However, after Branin joined Stein Roe, his clients started contacting him there. Among these was his largest client, the “Palmer Family.” After learning of Branin’s departure from the new FA at Bessemer assigned to the Palmer account, Mr. Palmer contacted Branin and requested a meeting to discuss how his family’s accounts might be managed were he to opt to move them to Stein Roe. In advance of that meeting, Branin facilitated a strategy session with Stein Roe personnel to plan for the meeting with Palmer. During the meeting, Branin described to his new colleagues the Palmer family’s investment philosophy and other background information about this client, but did not share any confidential information proprietary to Bessemer.
When the meeting with Palmer was held, Branin was present to conduct introductions but essentially played no role in the discussions. After the meeting, Palmer asked Branin for a formal proposal regarding fees and other specifics, and Branin traveled (at Palmer’s request) to meet with Palmer at his home in Ohio. After considering the Stein Roe proposal—and the competing presentation from Bessemer—Palmer moved his accounts to Stein Roe, and Bessemer sued.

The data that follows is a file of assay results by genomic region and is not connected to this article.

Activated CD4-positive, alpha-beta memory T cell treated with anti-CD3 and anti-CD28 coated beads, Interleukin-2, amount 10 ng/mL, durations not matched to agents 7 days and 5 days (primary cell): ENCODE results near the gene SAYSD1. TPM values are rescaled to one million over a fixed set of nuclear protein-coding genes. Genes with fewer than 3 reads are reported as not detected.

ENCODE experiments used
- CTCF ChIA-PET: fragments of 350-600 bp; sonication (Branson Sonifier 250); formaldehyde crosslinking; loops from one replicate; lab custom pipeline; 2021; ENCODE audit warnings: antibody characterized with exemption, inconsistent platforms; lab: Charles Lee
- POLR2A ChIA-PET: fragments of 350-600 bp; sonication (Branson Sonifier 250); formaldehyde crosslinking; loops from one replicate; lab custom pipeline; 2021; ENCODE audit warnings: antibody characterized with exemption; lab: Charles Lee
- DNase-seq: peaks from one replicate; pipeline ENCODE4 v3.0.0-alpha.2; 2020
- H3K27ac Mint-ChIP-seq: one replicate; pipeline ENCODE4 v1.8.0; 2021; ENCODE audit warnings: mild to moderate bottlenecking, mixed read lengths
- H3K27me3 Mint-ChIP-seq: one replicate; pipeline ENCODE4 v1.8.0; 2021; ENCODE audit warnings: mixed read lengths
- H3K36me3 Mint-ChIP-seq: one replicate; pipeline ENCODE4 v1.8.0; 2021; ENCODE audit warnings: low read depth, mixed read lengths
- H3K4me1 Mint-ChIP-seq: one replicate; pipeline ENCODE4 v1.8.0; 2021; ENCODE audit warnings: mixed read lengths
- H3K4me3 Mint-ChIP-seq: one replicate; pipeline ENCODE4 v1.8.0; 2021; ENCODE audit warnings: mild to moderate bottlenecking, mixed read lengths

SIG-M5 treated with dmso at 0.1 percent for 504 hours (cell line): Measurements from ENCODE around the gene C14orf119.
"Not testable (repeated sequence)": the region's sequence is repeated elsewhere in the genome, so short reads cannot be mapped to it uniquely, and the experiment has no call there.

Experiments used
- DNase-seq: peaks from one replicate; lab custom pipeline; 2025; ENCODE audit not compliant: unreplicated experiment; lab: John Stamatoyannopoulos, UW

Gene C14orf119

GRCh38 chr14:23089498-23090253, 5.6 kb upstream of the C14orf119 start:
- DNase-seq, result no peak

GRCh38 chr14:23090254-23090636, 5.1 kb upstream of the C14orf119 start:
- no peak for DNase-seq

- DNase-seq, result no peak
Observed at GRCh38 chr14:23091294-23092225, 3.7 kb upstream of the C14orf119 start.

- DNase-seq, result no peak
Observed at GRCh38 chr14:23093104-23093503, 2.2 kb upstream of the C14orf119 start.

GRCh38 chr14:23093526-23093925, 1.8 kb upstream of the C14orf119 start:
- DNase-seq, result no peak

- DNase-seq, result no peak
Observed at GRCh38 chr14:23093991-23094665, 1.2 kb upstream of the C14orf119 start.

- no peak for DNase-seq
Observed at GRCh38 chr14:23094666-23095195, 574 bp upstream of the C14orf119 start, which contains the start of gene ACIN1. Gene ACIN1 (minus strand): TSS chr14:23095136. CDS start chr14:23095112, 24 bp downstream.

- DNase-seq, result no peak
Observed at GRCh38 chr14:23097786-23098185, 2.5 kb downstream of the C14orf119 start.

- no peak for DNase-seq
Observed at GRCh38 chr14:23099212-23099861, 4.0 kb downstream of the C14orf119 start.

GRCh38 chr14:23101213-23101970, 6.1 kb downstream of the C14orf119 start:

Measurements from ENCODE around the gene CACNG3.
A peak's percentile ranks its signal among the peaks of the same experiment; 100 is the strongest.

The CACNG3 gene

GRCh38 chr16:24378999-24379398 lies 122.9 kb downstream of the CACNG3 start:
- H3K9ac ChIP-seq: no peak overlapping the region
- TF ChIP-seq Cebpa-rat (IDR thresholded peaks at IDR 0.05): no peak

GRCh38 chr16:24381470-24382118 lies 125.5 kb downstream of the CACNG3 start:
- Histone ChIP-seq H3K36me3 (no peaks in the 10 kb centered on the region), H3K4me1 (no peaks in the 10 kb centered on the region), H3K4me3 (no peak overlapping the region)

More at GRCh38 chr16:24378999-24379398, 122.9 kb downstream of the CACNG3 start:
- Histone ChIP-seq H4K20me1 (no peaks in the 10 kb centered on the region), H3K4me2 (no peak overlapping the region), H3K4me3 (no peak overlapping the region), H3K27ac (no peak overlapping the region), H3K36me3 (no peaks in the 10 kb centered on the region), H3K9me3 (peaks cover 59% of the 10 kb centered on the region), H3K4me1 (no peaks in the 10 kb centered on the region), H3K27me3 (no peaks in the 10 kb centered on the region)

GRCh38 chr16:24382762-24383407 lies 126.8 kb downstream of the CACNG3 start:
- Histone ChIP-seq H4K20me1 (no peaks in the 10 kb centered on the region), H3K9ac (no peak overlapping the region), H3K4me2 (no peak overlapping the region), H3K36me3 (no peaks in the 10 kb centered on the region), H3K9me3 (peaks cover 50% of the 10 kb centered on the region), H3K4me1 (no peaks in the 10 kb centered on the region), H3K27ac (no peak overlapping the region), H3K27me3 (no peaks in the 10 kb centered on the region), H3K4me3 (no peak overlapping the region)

Bessemer’s lawsuit alleged that Branin breached his duty of loyalty by improperly soliciting his former clients, and damaged the client good will which Branin and BSR had sold to Bessemer under the asset purchase agreement. After a bench (judge) trial, the judge awarded Bessemer $1.2 million in damages against Branin. Branin then appealed the decision, and the appellate court sought guidance from the New York Court of Appeals about the question of, under New York law, what kinds of activities cross the line into improper solicitation.
The New York Court of Appeals determined that Branin had not committed improper solicitation. While business owners remain under a permanent “implied covenant” not to solicit their former customers after selling, buyers nevertheless assume the risk that in the process of trying to take possession of the customer good will for themselves, that some customers will not follow. Further, the court noted, business sellers are free to compete with the buyer of the business and even to accept their former customers, so long as they do not “actively solicit such trade.”